Armed ViolenceNews

Extrajudicial Killings By Military In Cameroon Grow As Activists Decry It

Two military operations recently carried out in northwest Cameroon have led to dozens of killings. Activists say it adds to a wave of extrajudicial killings committed by the armed forces.

Women in the Belo subdivision of the northwestern part of Cameroon say they have been burying young boys executed by military officials between June 10 – 19. The latest batch of burials was of five bodies picked up from the bushes. They had been allegedly suspected of aiding separatists. 

Cameroon military forces are fighting Separatist fighters who want to build the country of Ambazonia from the two English-speaking regions of the country. Many extrajudicial killings have been recorded in this process.

Rose, whose brother Terence was killed during the latest operation, said her brother had merely visited the village to see his sick father. 

“They passed a military checkpoint and soldiers didn’t stop them. It was on his way back that they shot him,” she said.

With over six years of armed conflict in the English-speaking part of Cameroon, there have been reports of people being arrested and killed by armed forces without passing through regular court trials.  

More cases 

A joint military front raided Big Babanki on June 16, killing at least six persons. Locals say both separatist fighters and civilians were targeted. Some of them were arrested, interrogated, and later killed. The military operation came a few weeks after separatist terrorists abducted and released some 50 women. These women were kidnapped for staging a protest against them. In response, the military went on a “cleansing” mission.

In most cases where the military seized separatist fighters in the two English-speaking regions of Cameroon, few were sent to prison. Many were instantly killed while others were kept for days in the cell and later executed.

Human  Rights Watch in its 2023 report revealed that soldiers from the 53rd Motorized Infantry Battalion killed nine people, including four women and an 18-month-old girl, in Missong village in the northwestern region, in an operation against a community suspected of harbouring separatist fighters.

Reprisal operations last week in Bamenda have seen the killing of over 10 persons. Like in all other past military raids, those arrested sometimes plead for mercy and are transferred to prisons in Yaoundé and Douala. However, only a few get pardoned or taken to jail.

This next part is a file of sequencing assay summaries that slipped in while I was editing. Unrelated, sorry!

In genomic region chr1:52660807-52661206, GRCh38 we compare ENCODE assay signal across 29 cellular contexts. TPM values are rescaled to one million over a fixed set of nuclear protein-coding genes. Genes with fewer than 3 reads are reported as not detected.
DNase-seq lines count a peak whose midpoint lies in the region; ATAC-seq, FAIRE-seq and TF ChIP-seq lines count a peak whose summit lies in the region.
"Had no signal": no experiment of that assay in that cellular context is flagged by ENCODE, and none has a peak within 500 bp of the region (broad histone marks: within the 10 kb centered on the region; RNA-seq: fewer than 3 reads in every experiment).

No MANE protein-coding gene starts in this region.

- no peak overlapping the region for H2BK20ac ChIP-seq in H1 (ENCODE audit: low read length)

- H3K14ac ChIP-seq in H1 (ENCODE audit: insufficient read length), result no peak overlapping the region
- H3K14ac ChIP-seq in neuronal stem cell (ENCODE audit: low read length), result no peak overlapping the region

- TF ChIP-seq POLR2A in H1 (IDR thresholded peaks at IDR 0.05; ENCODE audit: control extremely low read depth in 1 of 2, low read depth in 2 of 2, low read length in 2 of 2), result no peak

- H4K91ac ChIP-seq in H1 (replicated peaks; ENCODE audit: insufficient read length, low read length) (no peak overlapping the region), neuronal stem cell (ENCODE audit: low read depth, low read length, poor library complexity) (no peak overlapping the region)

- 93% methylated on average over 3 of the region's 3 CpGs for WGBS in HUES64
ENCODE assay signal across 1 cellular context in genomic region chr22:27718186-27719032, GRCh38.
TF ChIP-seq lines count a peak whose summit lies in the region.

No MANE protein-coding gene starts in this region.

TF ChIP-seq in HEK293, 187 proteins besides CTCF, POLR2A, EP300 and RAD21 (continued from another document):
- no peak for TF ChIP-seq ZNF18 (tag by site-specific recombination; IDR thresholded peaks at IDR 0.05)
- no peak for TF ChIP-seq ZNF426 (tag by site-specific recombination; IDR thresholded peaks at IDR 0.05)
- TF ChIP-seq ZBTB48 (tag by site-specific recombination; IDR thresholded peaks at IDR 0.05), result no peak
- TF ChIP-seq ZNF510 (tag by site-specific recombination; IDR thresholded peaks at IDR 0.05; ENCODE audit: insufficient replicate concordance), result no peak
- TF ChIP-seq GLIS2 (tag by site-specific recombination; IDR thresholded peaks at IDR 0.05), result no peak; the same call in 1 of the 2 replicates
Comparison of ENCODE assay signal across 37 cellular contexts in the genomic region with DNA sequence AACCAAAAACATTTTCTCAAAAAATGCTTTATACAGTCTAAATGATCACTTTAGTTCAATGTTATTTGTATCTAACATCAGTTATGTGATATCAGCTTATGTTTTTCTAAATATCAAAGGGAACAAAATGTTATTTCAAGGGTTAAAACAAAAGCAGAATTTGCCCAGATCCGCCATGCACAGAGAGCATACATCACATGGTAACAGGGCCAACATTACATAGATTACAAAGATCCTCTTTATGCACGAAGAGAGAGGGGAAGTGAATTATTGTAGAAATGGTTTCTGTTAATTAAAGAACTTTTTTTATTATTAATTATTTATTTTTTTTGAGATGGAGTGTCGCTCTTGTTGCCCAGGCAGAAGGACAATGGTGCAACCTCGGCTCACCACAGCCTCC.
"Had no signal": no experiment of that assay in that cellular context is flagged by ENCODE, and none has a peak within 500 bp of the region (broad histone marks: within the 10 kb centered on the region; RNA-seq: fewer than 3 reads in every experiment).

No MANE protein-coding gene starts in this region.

When Tiffang Eric, a business operator, was arrested two years ago while playing Chess with his three friends, he was interrogated and instantly executed. 

An eyewitness said military officials saw a big scar on his leg and considered him a separatist fighter who got shot during a previous exchange with them.

“He pleaded and even cried but one of the officers kept calling him Ambazonian,” said an eyewitness.

Eric was shot and his corpse abandoned in a bush. The others were allowed to go after they convinced the soldiers they had family in the military. To date, his friends are yet to recover from the shocking scene.


The killings of two women and three children by the military were captured on a video circulated in 2018. Four soldiers were sentenced to 10 years for their roles in the shooting. This is one of few cases where erring soldiers are held accountable for their crimes. 

Two years later in Feb. 2020, three Cameroonian soldiers were charged with murder after killing three women and 10 children during a raid in Ngarbuh, Northwest Cameroon. The case is getting cold, however, and the victims are yet to get justice.

The government has maintained silence in most military raids and reprisals in the conflict-hit regions. Human rights activist and Archbishop Andrew Nkea said in April Cameroon has reached an alarming level in extrajudicial killings. 

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